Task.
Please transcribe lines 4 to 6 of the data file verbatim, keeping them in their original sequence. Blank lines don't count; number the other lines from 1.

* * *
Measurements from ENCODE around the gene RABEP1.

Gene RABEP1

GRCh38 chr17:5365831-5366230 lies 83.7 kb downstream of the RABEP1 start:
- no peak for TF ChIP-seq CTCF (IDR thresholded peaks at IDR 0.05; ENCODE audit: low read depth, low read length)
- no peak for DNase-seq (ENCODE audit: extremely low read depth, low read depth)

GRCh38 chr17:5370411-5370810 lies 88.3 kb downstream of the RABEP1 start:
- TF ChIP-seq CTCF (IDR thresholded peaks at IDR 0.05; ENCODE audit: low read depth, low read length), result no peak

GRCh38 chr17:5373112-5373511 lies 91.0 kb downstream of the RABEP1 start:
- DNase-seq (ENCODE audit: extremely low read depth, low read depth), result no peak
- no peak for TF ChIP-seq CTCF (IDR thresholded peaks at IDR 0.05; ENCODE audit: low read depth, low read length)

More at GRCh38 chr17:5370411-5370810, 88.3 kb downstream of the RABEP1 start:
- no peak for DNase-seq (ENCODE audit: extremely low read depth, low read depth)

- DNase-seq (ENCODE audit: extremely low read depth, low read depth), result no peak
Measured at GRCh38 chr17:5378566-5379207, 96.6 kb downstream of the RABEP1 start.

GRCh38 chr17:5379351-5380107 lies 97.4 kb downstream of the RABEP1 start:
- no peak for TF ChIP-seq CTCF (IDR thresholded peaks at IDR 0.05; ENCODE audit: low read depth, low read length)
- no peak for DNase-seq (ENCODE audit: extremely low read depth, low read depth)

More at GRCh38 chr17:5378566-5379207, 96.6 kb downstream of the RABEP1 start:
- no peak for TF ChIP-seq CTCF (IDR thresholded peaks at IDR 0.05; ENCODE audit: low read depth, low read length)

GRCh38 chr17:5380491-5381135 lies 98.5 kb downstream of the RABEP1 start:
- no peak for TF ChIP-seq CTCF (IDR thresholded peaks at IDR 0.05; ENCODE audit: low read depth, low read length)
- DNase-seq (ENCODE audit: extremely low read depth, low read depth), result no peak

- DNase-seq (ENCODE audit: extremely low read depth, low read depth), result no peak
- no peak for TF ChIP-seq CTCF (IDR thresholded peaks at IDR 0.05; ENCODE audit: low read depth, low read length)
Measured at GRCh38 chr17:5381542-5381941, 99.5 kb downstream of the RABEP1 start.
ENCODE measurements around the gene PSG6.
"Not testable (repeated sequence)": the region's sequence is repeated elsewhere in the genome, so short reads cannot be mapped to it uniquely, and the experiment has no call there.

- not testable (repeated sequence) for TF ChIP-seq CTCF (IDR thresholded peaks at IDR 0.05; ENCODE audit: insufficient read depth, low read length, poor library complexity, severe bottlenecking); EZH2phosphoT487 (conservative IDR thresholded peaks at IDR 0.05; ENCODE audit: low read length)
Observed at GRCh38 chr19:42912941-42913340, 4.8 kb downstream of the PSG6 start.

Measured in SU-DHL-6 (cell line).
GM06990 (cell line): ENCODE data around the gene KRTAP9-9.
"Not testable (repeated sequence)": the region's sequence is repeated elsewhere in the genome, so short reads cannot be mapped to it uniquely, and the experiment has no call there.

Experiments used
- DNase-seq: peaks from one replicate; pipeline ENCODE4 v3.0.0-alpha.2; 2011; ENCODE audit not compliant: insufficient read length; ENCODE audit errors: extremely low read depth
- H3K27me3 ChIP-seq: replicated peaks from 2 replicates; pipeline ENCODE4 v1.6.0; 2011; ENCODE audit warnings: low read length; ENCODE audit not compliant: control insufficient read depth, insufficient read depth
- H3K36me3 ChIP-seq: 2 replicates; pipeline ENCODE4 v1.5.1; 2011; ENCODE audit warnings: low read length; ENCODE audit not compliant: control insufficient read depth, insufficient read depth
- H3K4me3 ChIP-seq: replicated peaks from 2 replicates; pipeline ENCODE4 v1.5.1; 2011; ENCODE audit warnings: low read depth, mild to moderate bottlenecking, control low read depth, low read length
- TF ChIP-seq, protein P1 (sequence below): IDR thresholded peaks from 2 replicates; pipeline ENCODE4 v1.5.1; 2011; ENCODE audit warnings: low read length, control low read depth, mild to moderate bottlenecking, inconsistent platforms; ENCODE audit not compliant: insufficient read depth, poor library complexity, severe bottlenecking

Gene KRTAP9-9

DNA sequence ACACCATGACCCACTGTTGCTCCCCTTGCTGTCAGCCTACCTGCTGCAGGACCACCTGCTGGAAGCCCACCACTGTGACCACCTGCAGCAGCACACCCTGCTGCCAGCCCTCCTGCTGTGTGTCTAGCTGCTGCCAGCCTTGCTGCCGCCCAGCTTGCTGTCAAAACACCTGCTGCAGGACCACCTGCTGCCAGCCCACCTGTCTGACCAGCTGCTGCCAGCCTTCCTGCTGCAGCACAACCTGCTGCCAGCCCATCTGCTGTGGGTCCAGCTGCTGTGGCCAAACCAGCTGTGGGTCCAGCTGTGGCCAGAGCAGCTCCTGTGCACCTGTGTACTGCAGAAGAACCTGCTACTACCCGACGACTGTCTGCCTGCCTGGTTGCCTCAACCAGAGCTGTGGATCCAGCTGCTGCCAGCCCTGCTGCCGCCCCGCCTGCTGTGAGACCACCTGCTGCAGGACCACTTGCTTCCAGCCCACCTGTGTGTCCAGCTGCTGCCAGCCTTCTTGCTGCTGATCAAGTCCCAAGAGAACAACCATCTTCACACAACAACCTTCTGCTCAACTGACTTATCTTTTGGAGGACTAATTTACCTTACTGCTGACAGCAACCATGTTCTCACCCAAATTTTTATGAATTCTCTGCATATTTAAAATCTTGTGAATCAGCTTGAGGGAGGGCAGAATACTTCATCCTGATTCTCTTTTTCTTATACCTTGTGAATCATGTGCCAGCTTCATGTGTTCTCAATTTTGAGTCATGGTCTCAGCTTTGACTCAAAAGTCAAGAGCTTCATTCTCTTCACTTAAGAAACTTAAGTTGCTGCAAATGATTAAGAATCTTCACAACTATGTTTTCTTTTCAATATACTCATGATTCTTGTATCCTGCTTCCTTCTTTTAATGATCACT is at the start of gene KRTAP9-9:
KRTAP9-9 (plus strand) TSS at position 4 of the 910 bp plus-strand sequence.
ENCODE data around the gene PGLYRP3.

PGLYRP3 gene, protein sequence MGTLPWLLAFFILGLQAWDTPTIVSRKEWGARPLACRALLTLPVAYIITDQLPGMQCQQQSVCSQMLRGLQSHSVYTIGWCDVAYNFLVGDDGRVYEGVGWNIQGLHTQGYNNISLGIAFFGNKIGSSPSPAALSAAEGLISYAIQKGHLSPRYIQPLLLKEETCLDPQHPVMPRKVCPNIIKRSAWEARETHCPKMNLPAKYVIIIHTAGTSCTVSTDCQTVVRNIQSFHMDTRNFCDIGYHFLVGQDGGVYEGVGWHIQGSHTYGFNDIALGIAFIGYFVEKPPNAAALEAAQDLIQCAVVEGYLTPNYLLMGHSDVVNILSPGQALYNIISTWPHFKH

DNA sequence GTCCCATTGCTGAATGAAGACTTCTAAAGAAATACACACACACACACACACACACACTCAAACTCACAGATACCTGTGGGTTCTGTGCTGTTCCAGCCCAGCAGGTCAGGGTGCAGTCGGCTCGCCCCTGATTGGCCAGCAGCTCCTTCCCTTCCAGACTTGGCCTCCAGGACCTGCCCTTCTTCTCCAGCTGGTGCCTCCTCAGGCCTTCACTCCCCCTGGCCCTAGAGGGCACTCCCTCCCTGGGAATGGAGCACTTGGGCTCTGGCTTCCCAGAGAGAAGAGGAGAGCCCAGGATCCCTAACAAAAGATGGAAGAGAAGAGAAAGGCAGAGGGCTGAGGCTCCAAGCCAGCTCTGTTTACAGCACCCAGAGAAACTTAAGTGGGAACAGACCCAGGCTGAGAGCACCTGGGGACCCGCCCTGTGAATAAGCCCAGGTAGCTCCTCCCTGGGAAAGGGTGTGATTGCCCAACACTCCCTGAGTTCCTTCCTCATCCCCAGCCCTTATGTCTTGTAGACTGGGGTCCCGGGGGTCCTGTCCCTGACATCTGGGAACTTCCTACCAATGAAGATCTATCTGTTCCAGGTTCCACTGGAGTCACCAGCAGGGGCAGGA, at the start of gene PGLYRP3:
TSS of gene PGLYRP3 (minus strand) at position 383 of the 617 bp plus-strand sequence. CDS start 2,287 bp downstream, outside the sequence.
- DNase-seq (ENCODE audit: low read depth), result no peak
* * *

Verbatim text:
- no peak for TF ChIP-seq CTCF (IDR thresholded peaks at IDR 0.05; ENCODE audit: low read depth, low read length)
- no peak for DNase-seq (ENCODE audit: extremely low read depth, low read depth)

GRCh38 chr17:5370411-5370810 lies 88.3 kb downstream of the RABEP1 start: